Old Fire Hall gets new purpose and life

The fire hall has been repurposed as a community building, which can be used for various purposes.

From left to right: Mayor Karen Hamling

The Old Fire Hall in Nakusp has been given a new purpose, thanks to the Old Fire Hall Collective Society.

After emergency services moved to their current location back in 2011, the OFHCS stepped in to preserve the building, and turned it into something the community can use for various purposes.

On Dec. 4th, the building had its grand opening.

Kicking things off was the ribbon cutting ceremony. Mayor Karen Hamling, Rosemary Hughes, president of the OFHCS, and Ann Jensen of the Ministy of Social Development did the deed, and with that, the new building was officially open, and people were free to go inside.

The smell of apple cider permiated in the air, hitting your nose as soon as you walked through the door. While waiting for speeches to begin, people could enter their names to win door prizes.

The building was open to the public before the grand opening ever took place, but only the section for the farmer’s market.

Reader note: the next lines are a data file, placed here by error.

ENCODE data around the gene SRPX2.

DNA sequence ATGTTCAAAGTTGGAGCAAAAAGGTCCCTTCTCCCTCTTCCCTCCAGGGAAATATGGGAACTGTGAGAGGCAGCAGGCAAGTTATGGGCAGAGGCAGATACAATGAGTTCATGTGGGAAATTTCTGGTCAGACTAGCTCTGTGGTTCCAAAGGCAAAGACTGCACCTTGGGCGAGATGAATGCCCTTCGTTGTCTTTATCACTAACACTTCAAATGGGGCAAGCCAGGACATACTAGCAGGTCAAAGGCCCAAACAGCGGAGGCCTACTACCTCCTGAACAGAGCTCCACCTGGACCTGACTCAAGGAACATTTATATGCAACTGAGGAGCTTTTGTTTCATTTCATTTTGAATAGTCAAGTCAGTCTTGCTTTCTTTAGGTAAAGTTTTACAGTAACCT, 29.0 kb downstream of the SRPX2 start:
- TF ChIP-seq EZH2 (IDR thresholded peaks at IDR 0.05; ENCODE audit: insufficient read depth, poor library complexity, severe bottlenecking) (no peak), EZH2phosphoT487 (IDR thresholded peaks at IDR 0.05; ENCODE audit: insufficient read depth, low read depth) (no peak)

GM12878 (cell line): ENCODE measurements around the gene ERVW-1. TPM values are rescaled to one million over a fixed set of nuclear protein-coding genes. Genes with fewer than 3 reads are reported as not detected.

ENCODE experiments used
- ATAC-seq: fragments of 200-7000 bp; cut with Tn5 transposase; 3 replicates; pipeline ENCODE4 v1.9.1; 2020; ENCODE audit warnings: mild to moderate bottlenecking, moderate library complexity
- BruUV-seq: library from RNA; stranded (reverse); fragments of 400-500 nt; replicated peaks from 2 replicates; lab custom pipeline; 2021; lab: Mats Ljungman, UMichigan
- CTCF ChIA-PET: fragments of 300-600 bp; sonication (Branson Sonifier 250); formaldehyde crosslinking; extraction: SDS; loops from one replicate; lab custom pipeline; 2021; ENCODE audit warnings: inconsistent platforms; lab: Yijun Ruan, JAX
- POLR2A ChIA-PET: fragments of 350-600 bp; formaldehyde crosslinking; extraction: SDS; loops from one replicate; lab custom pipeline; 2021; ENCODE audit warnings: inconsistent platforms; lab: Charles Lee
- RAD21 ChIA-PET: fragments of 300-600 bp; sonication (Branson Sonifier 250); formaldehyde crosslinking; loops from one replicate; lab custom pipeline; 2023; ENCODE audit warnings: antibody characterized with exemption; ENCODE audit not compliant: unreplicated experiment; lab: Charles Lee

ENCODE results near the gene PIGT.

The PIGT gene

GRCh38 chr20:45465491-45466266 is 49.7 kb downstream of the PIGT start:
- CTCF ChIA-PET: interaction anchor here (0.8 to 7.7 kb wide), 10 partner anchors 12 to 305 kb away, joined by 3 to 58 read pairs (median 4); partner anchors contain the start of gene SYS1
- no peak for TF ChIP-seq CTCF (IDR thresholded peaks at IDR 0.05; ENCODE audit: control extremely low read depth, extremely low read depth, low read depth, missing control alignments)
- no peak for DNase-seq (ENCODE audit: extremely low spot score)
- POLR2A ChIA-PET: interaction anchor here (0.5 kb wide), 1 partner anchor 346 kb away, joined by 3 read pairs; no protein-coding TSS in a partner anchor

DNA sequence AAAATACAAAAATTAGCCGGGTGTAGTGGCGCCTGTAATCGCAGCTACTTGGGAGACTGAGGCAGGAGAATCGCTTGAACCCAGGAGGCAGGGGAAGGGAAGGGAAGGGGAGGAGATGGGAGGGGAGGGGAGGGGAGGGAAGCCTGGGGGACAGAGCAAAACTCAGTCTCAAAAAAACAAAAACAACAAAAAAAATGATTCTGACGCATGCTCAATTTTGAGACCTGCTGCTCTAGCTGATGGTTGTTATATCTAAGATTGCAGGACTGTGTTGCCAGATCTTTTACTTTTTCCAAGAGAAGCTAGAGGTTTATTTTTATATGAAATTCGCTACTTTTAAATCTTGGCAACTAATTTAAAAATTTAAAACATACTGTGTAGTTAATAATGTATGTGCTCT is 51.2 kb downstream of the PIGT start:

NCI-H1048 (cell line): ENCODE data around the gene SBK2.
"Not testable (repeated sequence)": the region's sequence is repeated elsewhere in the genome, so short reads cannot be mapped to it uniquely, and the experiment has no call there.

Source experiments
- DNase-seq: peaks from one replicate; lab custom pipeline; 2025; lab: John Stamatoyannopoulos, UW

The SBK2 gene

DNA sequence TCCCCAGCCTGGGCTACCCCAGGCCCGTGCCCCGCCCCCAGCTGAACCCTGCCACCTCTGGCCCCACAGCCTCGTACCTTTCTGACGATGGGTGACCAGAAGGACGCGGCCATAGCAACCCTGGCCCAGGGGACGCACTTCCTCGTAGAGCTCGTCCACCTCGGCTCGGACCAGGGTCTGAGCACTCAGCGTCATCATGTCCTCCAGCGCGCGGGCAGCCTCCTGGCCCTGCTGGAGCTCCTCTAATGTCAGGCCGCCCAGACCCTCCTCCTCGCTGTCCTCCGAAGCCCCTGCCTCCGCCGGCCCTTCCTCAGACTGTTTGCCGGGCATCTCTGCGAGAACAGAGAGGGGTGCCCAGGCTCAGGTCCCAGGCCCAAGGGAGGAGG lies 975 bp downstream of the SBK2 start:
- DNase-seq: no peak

“With the completion of the repurposing of the Old Fire Hall, we hope we have respected the heritage, and bring together the old and the new.” said Hughes.

Bringing together the old and the new they did.

The railings going upstairs are from the trusses of the original building, and the harvest table in the kitchen uses the old trusses of the building as well. After speeches from people including the mayor, Hughes, and former MLA Corky Evans, people were free wander around. They could shop at the market, which was open, have a slice of cake, or explore the new areas, such as the meeting rooms upstairs, or the community kitchens just off to the right of the market and through a door. There is also an area which provides post harvest storage.

Both those who had attended the opening, as well as market vendors, were pleased with the market’s new facelift.

“It’s very exciting to see this, and for people to see the amazing work that’s been done,” said Karen McMillan of One Point Paper Arts. “I’m almost beyond words to see people here, appreciating the work that’s been done. It’s phenomenal.”

Others were just as excited about the building’s new lease on life.

“I’m certainly hoping that it will help to have a central place where people can come together and exchange different ideas and products, and help with making food available for people that is locally grown.” said Ellen Starr.

The fire hall’s farmer’s market takes place every Friday and Saturday, and everyone is encouraged to stop by.

 

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